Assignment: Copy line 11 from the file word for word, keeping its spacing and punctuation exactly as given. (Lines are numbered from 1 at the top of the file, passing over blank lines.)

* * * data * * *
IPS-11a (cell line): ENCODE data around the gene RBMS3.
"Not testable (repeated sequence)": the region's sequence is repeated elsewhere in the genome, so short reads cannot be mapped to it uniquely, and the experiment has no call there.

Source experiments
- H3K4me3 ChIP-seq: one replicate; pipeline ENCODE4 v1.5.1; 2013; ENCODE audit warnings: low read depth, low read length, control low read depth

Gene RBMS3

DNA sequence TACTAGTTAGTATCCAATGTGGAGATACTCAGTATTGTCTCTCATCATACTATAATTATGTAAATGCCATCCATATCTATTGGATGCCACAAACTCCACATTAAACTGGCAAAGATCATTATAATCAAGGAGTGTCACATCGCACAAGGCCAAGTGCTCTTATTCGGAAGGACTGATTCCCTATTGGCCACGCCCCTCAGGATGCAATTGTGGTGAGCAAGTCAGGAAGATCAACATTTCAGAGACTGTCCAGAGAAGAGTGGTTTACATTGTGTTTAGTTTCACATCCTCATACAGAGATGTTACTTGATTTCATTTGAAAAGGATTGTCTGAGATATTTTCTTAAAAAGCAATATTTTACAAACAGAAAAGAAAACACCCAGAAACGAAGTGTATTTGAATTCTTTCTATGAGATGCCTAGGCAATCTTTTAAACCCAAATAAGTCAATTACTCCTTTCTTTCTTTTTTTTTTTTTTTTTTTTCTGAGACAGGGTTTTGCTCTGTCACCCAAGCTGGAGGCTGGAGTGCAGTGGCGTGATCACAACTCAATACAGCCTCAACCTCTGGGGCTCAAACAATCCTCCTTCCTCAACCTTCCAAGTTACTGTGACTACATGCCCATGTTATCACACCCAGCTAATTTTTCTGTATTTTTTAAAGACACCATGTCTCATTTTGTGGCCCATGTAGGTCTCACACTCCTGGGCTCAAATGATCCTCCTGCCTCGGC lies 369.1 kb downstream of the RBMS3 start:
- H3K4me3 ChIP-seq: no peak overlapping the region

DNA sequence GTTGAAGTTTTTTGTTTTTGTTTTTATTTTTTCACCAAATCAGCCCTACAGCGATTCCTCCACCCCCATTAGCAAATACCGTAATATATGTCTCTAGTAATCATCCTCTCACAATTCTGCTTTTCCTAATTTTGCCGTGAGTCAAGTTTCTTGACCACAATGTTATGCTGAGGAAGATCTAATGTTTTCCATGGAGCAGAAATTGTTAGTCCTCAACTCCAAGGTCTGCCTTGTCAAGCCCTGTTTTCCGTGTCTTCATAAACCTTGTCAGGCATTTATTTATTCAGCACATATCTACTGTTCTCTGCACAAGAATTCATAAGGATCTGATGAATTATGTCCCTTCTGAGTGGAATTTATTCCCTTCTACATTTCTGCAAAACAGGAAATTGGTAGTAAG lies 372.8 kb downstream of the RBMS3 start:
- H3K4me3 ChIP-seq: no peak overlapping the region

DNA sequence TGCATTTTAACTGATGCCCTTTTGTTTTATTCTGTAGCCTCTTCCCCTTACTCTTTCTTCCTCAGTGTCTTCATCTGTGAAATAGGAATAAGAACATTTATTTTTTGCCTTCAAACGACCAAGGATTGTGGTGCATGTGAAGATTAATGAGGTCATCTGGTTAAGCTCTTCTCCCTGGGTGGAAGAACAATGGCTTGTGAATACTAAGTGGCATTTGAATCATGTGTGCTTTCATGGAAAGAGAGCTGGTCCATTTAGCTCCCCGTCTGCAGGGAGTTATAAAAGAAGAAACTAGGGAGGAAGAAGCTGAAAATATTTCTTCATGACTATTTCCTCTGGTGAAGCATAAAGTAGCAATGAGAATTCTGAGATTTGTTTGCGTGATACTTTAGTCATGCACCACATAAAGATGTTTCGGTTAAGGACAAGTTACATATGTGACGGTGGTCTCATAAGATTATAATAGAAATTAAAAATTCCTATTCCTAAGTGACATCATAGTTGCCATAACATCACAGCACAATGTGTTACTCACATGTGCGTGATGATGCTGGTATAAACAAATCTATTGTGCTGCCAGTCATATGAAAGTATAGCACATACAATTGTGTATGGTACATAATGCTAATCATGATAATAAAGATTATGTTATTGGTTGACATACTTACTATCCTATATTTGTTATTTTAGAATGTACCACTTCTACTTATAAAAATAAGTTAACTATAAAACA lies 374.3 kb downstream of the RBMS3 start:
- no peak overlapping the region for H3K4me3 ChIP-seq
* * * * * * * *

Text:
- no peak overlapping the region for H3K4me3 ChIP-seq